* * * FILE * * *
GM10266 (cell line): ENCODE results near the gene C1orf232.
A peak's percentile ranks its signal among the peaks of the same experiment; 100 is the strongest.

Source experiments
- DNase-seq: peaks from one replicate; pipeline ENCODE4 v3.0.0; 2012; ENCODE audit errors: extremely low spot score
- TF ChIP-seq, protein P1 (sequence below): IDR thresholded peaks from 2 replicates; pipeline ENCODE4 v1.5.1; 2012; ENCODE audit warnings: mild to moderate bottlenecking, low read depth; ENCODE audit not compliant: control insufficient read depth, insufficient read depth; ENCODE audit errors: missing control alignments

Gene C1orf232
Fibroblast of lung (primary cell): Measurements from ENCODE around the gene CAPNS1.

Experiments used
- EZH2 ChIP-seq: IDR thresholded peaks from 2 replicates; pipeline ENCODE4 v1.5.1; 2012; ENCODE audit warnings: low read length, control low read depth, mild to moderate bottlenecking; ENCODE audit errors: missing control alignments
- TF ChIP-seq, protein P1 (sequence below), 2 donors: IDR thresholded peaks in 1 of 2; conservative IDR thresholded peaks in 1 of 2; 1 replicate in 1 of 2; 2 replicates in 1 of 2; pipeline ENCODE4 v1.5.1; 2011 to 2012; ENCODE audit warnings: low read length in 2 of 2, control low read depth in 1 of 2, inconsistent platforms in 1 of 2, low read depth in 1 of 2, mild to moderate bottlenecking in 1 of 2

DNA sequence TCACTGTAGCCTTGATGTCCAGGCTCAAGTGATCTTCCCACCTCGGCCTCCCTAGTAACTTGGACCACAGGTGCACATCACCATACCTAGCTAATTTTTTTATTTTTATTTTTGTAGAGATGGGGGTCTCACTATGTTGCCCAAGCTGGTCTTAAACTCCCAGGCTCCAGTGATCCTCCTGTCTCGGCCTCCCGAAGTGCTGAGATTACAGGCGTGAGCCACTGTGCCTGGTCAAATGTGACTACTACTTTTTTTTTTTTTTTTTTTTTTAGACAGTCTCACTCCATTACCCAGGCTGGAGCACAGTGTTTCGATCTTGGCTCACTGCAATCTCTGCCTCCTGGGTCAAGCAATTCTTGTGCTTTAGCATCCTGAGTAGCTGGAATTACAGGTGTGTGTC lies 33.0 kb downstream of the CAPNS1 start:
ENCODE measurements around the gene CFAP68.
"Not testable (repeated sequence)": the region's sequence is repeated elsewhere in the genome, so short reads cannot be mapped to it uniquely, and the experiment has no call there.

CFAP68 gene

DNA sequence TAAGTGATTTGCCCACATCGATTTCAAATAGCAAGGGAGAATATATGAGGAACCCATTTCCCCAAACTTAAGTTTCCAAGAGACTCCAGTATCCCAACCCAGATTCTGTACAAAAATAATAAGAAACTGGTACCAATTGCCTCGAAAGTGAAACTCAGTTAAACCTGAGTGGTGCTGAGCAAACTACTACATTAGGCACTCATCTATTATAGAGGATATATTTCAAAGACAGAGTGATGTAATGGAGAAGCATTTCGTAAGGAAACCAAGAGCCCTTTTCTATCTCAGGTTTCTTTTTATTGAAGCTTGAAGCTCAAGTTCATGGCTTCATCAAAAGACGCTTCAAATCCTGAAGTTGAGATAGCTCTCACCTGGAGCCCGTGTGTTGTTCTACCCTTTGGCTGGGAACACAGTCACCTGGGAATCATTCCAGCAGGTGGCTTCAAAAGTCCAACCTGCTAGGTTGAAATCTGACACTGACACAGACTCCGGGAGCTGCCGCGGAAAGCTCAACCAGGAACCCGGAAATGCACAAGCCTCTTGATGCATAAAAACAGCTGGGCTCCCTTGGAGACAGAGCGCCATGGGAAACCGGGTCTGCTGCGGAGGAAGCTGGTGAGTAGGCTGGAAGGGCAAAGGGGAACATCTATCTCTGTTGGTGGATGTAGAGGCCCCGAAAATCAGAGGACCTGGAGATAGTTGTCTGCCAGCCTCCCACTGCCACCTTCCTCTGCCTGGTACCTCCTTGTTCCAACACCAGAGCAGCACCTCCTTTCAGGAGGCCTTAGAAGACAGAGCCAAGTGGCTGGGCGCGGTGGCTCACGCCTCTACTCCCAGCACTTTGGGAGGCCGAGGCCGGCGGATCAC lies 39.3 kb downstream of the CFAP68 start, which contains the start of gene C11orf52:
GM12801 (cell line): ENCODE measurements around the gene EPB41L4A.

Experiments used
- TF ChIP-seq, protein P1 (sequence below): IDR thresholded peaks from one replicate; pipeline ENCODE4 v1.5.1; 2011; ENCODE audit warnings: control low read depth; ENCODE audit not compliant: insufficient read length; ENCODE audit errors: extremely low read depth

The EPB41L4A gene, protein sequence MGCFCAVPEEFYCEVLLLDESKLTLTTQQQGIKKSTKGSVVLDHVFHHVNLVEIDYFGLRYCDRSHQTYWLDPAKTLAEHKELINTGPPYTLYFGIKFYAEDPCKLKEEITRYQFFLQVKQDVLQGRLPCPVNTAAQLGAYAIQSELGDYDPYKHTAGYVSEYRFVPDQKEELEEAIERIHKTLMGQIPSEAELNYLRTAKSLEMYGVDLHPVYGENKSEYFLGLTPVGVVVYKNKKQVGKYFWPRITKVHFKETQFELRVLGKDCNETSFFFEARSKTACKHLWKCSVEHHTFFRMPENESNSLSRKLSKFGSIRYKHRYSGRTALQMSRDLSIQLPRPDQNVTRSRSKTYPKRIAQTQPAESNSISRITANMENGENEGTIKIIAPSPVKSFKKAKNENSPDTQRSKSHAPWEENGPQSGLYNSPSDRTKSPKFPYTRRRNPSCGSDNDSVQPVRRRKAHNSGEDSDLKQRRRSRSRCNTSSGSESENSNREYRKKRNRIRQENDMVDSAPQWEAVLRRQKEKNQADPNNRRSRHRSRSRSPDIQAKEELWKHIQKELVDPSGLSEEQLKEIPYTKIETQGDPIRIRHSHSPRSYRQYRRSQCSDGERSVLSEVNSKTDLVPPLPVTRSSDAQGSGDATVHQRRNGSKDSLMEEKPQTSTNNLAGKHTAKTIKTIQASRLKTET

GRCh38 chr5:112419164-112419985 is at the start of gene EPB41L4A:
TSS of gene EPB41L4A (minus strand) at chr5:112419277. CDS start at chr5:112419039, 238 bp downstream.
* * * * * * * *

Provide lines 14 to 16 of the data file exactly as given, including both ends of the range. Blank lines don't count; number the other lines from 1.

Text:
CFAP68 gene

DNA sequence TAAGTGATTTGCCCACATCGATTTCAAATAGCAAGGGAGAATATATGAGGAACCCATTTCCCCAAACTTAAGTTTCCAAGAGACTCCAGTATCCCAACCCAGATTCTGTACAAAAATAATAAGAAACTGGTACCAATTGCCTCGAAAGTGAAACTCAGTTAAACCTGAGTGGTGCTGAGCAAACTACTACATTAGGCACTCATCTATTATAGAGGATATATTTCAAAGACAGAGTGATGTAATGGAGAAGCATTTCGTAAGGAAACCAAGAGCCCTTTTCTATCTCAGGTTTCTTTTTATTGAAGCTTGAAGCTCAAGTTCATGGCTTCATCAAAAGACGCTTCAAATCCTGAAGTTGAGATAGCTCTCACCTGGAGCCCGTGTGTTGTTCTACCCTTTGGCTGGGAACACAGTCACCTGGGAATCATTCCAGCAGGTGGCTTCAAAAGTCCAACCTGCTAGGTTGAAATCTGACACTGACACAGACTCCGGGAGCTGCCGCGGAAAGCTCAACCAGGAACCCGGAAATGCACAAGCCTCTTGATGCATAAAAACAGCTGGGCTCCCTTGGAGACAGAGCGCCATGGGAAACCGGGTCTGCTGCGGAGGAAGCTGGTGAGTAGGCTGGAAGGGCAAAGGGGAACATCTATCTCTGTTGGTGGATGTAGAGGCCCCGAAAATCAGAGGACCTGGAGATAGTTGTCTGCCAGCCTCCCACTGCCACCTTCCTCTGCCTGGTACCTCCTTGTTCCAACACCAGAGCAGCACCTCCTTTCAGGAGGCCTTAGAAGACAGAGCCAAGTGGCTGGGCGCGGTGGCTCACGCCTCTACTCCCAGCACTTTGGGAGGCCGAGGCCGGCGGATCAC lies 39.3 kb downstream of the CFAP68 start, which contains the start of gene C11orf52:
GM12801 (cell line): ENCODE measurements around the gene EPB41L4A.